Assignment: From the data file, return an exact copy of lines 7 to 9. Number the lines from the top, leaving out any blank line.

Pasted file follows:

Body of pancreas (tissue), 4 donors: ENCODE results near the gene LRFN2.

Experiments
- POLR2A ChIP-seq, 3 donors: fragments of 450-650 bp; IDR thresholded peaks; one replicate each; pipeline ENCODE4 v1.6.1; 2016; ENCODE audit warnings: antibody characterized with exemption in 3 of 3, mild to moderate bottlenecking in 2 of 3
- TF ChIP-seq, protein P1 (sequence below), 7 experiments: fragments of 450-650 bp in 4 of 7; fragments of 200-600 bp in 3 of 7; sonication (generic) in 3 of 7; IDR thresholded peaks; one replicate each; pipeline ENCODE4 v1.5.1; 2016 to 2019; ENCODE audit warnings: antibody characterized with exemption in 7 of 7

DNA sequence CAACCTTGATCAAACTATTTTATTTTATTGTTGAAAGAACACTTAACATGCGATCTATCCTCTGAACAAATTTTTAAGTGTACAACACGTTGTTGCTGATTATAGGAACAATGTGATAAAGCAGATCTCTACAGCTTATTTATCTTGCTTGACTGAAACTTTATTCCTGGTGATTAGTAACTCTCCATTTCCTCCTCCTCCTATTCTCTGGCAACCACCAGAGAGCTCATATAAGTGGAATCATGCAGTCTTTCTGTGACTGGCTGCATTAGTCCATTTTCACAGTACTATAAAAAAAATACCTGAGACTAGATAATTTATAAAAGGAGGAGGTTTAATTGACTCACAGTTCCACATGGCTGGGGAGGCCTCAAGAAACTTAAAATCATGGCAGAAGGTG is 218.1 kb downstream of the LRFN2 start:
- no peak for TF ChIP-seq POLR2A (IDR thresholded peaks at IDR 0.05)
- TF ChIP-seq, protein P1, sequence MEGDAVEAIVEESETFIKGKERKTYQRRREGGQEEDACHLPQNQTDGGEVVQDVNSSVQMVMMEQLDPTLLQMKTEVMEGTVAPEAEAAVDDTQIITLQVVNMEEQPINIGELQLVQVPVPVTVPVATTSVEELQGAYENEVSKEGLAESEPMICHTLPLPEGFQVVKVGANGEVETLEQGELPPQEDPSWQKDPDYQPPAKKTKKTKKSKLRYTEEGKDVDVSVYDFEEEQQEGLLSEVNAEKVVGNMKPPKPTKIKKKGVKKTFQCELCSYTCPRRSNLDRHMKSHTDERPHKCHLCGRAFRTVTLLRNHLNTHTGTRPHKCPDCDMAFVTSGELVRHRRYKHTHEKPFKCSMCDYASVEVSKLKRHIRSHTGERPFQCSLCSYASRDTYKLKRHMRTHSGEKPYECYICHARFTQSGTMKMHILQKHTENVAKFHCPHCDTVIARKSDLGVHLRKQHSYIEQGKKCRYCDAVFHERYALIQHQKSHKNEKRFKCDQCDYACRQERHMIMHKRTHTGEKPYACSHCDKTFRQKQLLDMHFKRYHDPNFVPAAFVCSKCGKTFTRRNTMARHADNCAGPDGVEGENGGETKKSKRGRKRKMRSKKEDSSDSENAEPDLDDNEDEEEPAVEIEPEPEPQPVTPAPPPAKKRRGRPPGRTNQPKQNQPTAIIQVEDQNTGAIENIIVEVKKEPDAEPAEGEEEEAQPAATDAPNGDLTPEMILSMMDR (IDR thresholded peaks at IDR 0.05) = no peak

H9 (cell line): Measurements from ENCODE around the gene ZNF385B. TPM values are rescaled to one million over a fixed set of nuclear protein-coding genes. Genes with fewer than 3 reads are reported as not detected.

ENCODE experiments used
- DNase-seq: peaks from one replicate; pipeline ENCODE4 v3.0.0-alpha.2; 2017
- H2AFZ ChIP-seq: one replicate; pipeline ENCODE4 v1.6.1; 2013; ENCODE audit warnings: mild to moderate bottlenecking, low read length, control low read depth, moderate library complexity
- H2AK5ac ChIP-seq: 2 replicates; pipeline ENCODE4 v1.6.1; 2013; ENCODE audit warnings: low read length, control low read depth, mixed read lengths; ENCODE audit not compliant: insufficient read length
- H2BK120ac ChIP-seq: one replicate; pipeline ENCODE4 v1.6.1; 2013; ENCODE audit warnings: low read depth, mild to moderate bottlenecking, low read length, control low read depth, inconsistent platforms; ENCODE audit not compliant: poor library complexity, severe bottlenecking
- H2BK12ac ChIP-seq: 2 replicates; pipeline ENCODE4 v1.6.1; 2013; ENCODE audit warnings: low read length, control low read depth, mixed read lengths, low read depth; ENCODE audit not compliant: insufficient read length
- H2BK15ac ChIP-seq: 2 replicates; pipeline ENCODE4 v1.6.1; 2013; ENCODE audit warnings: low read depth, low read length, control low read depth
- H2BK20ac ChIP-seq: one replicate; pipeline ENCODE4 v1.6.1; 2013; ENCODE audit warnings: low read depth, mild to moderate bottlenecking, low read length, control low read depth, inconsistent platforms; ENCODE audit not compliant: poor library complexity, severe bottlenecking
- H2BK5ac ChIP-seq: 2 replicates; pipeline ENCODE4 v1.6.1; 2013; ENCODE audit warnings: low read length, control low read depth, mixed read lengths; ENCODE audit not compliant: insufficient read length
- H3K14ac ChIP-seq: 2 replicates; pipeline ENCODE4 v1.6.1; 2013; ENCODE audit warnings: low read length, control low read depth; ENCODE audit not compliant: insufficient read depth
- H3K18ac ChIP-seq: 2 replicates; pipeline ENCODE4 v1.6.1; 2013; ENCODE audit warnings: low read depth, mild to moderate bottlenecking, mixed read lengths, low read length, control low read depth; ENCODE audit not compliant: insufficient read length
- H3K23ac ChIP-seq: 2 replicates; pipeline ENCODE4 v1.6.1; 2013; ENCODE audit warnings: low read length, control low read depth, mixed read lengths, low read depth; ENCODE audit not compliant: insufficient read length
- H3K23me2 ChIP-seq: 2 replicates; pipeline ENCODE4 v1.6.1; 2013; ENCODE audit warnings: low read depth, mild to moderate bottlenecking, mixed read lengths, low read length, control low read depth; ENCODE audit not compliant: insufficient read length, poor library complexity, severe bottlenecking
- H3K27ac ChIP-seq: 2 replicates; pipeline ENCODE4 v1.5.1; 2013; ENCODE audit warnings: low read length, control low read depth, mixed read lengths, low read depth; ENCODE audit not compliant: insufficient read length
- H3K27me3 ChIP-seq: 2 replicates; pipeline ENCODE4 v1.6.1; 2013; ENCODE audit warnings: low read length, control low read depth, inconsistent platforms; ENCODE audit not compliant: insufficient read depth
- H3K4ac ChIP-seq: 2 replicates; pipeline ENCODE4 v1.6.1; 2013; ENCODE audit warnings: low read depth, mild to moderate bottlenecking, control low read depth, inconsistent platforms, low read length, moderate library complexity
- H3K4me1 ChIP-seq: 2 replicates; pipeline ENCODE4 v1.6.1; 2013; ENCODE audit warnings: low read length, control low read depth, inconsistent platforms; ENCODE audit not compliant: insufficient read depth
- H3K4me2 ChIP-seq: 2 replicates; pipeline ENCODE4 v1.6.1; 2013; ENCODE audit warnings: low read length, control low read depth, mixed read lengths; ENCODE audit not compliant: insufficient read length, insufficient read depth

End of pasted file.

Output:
- TF ChIP-seq, protein P1, sequence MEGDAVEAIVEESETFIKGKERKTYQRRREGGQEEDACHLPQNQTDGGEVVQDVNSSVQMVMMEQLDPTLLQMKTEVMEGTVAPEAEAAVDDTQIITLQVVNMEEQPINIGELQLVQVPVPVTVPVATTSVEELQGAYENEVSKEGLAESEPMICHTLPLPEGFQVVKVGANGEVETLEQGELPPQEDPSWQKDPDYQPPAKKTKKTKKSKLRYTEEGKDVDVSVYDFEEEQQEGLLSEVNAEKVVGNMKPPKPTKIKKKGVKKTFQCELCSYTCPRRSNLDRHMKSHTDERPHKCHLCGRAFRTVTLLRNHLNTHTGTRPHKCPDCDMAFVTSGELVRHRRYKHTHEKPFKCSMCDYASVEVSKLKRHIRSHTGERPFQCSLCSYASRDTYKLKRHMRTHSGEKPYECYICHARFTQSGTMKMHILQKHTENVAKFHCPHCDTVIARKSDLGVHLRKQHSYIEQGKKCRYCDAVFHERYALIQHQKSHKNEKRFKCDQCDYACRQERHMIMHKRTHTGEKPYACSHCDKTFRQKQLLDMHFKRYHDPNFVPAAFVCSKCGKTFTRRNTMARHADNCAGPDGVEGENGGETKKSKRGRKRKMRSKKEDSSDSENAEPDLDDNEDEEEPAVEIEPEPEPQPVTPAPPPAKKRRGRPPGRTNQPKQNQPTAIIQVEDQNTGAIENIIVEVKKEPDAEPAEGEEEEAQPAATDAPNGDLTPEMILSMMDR (IDR thresholded peaks at IDR 0.05) = no peak

H9 (cell line): Measurements from ENCODE around the gene ZNF385B. TPM values are rescaled to one million over a fixed set of nuclear protein-coding genes. Genes with fewer than 3 reads are reported as not detected.

ENCODE experiments used